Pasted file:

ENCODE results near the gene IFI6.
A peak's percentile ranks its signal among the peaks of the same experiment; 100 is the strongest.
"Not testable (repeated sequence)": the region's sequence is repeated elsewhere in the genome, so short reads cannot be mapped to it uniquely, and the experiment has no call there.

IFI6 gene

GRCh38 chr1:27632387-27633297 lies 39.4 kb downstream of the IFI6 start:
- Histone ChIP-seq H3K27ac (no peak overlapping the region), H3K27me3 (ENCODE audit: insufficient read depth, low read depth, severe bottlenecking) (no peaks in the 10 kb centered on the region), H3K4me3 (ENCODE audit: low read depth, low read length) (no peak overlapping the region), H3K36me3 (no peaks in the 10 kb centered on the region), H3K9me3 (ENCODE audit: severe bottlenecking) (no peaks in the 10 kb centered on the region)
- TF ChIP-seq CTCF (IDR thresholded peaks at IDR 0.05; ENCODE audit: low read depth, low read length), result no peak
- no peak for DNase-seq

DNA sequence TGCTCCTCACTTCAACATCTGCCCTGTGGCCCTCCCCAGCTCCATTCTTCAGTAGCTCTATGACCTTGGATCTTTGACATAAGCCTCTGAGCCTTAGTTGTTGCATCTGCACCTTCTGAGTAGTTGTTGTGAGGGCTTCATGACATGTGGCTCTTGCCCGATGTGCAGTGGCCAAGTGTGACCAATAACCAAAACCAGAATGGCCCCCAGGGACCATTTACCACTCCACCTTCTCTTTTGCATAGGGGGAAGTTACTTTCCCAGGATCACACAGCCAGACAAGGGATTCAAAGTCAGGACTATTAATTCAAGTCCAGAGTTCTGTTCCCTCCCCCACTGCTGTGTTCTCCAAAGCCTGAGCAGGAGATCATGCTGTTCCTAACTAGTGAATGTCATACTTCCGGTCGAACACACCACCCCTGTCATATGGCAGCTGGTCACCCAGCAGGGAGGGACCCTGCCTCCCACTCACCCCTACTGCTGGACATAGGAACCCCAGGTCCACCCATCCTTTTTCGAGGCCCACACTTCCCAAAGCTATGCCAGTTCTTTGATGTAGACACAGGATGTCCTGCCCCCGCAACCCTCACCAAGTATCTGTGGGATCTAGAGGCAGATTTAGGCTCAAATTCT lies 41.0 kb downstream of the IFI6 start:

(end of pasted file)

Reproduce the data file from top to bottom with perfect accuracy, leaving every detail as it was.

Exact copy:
ENCODE results near the gene IFI6.
A peak's percentile ranks its signal among the peaks of the same experiment; 100 is the strongest.
"Not testable (repeated sequence)": the region's sequence is repeated elsewhere in the genome, so short reads cannot be mapped to it uniquely, and the experiment has no call there.

IFI6 gene

GRCh38 chr1:27632387-27633297 lies 39.4 kb downstream of the IFI6 start:
- Histone ChIP-seq H3K27ac (no peak overlapping the region), H3K27me3 (ENCODE audit: insufficient read depth, low read depth, severe bottlenecking) (no peaks in the 10 kb centered on the region), H3K4me3 (ENCODE audit: low read depth, low read length) (no peak overlapping the region), H3K36me3 (no peaks in the 10 kb centered on the region), H3K9me3 (ENCODE audit: severe bottlenecking) (no peaks in the 10 kb centered on the region)
- TF ChIP-seq CTCF (IDR thresholded peaks at IDR 0.05; ENCODE audit: low read depth, low read length), result no peak
- no peak for DNase-seq

DNA sequence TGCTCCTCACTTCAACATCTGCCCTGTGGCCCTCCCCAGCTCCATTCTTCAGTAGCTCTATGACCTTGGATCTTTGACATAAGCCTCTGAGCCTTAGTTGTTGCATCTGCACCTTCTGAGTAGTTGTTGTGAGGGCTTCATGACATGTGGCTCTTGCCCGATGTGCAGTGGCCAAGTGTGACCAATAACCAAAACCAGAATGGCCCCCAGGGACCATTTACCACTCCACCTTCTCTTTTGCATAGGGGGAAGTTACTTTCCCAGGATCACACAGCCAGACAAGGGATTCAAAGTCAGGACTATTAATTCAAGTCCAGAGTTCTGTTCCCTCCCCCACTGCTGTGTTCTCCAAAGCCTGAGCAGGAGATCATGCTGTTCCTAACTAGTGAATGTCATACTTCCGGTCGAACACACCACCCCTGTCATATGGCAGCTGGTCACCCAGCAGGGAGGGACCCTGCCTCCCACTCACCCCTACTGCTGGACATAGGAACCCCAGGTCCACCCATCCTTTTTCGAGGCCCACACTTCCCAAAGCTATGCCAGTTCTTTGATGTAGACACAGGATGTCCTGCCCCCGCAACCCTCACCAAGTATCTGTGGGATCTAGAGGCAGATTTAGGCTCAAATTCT lies 41.0 kb downstream of the IFI6 start: